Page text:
Inadequate preparedness, subpar coordination among agencies, blamed for last September's regional blackout

City News Service

Last September's historic Southland blackout, which left communities from northern Mexico to Orange County and Arizona without electricity for almost 12 hours, stemmed from inadequate preparedness and subpar coordination among the agencies that operate the region's power systems, according to a government-industry report released today.

The analysis by the Federal Energy Regulatory Commission and the nonprofit North American Electric Reliability Corporation concluded that "effective review and use of information would have helped operators avoid the cascading blackout."

The outage left 2.7 million utility customers across the Southwest without electricity, forcing the closure of schools, offices, government facilities, stores and gas stations throughout the region.

Motorists were stuck on commuter roadways and ran out of fuel in lengthy traffic jams, medically fragile people packed hospitals, and others wound up trapped in elevators and on trolley cars.

In San Diego, the massive blackout also knocked out two city sewer-pump stations, causing spills of about 1.9 million gallons of wastewater into Penasquitos Lagoon, and some 125,000 gallons into Sweetwater Channel.

The outage began about 3:40 p.m. on Sept. 8, when Arizona Public Service's Hassayampa-North Gila 500-kilovolt transmission line went down.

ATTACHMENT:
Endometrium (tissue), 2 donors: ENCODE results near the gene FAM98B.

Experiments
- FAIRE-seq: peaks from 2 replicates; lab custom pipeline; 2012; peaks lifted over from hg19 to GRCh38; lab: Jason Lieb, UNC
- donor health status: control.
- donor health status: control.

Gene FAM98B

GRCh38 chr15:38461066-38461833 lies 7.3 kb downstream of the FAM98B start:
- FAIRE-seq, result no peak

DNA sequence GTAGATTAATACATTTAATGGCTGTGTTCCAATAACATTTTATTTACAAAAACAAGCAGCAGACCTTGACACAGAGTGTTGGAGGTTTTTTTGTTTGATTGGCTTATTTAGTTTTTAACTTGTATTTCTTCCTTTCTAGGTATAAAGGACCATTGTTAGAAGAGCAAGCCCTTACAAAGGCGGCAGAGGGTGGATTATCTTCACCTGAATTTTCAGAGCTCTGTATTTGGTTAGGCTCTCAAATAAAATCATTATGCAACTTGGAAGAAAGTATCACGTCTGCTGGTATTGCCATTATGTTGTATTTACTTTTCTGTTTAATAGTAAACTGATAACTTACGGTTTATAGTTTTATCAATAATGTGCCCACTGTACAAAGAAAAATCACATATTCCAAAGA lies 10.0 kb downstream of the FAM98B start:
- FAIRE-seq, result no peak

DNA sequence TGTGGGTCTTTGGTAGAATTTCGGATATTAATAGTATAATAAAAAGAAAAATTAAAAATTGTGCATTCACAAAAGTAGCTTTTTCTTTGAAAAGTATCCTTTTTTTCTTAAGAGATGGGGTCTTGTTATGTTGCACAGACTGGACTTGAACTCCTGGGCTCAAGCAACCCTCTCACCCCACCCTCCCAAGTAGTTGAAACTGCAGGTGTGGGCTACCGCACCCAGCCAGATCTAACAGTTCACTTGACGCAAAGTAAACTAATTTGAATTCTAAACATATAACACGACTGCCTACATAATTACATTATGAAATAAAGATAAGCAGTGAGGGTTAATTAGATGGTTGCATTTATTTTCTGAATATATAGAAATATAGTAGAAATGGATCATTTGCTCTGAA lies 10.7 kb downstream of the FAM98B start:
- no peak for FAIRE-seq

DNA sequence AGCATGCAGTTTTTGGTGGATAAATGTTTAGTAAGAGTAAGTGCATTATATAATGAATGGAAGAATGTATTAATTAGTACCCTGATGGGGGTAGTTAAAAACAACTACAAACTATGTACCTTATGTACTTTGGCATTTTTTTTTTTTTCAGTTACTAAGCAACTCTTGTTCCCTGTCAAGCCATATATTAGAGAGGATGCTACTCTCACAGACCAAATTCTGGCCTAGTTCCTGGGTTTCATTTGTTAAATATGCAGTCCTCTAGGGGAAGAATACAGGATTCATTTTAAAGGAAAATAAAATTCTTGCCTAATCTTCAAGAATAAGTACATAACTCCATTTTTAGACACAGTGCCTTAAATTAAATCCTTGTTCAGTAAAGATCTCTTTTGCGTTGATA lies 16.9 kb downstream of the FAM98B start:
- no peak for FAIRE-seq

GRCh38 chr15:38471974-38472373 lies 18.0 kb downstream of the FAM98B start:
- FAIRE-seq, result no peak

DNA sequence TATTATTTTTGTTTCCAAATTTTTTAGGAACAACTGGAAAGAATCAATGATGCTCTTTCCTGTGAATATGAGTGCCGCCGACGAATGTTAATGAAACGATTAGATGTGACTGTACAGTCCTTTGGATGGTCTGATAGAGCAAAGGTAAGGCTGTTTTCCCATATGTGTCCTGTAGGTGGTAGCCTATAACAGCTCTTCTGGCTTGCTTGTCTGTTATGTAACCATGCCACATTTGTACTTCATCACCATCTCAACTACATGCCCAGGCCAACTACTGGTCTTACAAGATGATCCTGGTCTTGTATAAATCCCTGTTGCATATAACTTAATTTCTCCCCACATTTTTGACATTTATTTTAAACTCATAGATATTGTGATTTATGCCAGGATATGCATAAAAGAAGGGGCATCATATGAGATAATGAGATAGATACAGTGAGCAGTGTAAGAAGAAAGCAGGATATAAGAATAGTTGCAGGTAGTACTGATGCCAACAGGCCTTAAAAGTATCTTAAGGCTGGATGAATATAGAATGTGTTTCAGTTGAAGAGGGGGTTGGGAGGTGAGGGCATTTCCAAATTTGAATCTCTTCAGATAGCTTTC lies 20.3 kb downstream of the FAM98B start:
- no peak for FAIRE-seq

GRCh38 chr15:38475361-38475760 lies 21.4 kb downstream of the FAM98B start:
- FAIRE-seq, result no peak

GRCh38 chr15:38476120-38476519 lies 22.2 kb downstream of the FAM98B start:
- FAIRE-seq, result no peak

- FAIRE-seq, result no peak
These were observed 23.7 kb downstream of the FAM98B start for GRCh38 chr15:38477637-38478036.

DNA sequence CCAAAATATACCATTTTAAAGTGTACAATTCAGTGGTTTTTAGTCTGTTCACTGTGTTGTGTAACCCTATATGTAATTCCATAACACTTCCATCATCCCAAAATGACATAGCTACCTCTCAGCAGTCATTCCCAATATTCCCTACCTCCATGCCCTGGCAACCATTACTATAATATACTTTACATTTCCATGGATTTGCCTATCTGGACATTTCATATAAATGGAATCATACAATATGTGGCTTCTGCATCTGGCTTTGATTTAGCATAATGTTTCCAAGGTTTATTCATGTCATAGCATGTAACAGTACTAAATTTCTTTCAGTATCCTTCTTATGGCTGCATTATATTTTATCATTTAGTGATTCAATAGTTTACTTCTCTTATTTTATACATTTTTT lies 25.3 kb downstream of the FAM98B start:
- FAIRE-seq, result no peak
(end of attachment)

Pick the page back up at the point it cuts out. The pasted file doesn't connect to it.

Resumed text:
The region's power providers and system overseers proved unable to "ensure reliable operation or prevent cascading outages" following that "single contingency" in the grid, according to the report.

"That line loss itself did not cause the (regional) blackout, but it did initiate a sequence of events that led to the blackout, exposing grid operators' lack of adequate real-time situational awareness of conditions throughout the western interconnection," the document states.

In San Diego Gas & Electric's service area, the falling dominoes-style breakdown of transmission systems knocked all the power out almost simultaneously.     "San Diego was essentially gone in 30 seconds," SDG&E President Mike Niggli said this afternoon during a briefing he called to discuss the findings of the report.

In response to reporters' questions, Niggli insisted that the local utility's equipment "worked just as designed" when it went off line to keep the blackout from moving north, into other parts of California.

'So the system's designed to partition itself ... . Our system worked perfectly to partition (the grid) and make sure (the outage) did not spread," Niggli said.

The problem for San Diego County and adjacent areas was that "systems to the east actually sort of collapsed and pulled us with them," he said.

Niggli agreed with the report's conclusion that the operators of the various involved systems lacked what he called "visibility" into each other's moment-to-moment operations and equipment status.

According to the document, "more effective review and use of information would have helped operators avoid" the large-scale crisis.

"For example, had operators reviewed and heeded their real-time contingency analysis results prior to the loss of the APS line, they could have taken corrective actions, such as dispatching additional generation or shedding load, to prevent a cascading outage," the report states.

The eight-month analysis "highlights the growing need for more coordination of grid operations in the West," according to FERC Chairman Jon Wellinghoff.



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